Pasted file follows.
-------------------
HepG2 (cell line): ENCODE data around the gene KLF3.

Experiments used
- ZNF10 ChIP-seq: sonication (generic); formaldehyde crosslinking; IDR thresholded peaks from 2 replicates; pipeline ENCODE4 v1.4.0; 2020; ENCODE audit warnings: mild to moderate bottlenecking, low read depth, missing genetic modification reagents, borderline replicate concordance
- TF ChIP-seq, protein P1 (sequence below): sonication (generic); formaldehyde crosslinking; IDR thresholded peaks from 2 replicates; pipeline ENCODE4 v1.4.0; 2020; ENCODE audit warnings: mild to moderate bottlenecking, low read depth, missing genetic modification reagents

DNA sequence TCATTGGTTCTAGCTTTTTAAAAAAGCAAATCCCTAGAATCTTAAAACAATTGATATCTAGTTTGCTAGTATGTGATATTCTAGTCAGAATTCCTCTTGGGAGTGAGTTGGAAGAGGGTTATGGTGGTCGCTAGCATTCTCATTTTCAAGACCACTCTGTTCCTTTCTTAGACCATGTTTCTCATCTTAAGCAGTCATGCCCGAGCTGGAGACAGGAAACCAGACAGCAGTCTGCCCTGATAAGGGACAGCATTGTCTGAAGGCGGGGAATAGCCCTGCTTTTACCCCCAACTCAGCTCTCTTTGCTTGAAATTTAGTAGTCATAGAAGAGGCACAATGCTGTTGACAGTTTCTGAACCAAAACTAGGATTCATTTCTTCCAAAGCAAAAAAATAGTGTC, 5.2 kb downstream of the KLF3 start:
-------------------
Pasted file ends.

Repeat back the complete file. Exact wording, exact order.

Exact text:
HepG2 (cell line): ENCODE data around the gene KLF3.

Experiments used
- ZNF10 ChIP-seq: sonication (generic); formaldehyde crosslinking; IDR thresholded peaks from 2 replicates; pipeline ENCODE4 v1.4.0; 2020; ENCODE audit warnings: mild to moderate bottlenecking, low read depth, missing genetic modification reagents, borderline replicate concordance
- TF ChIP-seq, protein P1 (sequence below): sonication (generic); formaldehyde crosslinking; IDR thresholded peaks from 2 replicates; pipeline ENCODE4 v1.4.0; 2020; ENCODE audit warnings: mild to moderate bottlenecking, low read depth, missing genetic modification reagents

DNA sequence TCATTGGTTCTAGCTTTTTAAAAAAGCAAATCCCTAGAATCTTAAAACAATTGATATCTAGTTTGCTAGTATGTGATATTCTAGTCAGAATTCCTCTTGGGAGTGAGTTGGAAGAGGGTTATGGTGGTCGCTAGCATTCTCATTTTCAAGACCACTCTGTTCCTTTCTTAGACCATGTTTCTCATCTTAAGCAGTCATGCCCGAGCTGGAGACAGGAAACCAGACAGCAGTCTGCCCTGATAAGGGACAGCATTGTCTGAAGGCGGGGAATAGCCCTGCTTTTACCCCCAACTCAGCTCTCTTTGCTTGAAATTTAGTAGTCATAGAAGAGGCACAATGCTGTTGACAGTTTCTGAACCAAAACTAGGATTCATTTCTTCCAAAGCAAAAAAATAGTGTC, 5.2 kb downstream of the KLF3 start: